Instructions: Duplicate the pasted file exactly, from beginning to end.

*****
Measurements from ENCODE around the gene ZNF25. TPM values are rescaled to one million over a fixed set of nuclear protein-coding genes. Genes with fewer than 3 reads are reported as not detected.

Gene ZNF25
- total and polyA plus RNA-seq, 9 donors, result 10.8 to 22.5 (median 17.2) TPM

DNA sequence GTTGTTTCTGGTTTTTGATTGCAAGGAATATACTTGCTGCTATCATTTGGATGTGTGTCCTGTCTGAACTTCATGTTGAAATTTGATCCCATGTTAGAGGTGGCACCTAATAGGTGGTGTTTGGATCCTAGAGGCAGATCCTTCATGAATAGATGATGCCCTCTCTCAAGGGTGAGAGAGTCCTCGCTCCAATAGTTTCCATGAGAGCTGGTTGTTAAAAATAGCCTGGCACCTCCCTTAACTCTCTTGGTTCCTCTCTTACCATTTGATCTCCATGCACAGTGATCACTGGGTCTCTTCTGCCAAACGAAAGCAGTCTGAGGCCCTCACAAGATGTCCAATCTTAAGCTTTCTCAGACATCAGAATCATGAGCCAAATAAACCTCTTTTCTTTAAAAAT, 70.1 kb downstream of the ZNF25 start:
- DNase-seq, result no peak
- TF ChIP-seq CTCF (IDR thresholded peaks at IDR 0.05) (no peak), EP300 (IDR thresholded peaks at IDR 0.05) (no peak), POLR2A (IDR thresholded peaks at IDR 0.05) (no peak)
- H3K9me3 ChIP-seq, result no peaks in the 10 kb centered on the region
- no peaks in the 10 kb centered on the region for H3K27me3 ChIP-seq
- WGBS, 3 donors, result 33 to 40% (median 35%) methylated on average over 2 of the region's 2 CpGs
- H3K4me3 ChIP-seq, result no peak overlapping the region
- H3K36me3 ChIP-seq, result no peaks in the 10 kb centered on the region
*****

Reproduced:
Measurements from ENCODE around the gene ZNF25. TPM values are rescaled to one million over a fixed set of nuclear protein-coding genes. Genes with fewer than 3 reads are reported as not detected.

Gene ZNF25
- total and polyA plus RNA-seq, 9 donors, result 10.8 to 22.5 (median 17.2) TPM

DNA sequence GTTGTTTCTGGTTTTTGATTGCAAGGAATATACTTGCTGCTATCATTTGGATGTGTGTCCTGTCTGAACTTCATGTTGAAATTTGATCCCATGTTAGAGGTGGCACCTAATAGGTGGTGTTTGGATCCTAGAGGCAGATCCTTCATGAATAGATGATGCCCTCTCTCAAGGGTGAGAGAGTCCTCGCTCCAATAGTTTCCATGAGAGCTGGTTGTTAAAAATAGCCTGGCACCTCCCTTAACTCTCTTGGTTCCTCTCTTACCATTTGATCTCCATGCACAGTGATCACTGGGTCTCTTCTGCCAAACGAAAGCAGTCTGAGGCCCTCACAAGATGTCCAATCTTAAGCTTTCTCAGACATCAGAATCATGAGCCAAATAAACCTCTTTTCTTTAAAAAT, 70.1 kb downstream of the ZNF25 start:
- DNase-seq, result no peak
- TF ChIP-seq CTCF (IDR thresholded peaks at IDR 0.05) (no peak), EP300 (IDR thresholded peaks at IDR 0.05) (no peak), POLR2A (IDR thresholded peaks at IDR 0.05) (no peak)
- H3K9me3 ChIP-seq, result no peaks in the 10 kb centered on the region
- no peaks in the 10 kb centered on the region for H3K27me3 ChIP-seq
- WGBS, 3 donors, result 33 to 40% (median 35%) methylated on average over 2 of the region's 2 CpGs
- H3K4me3 ChIP-seq, result no peak overlapping the region
- H3K36me3 ChIP-seq, result no peaks in the 10 kb centered on the region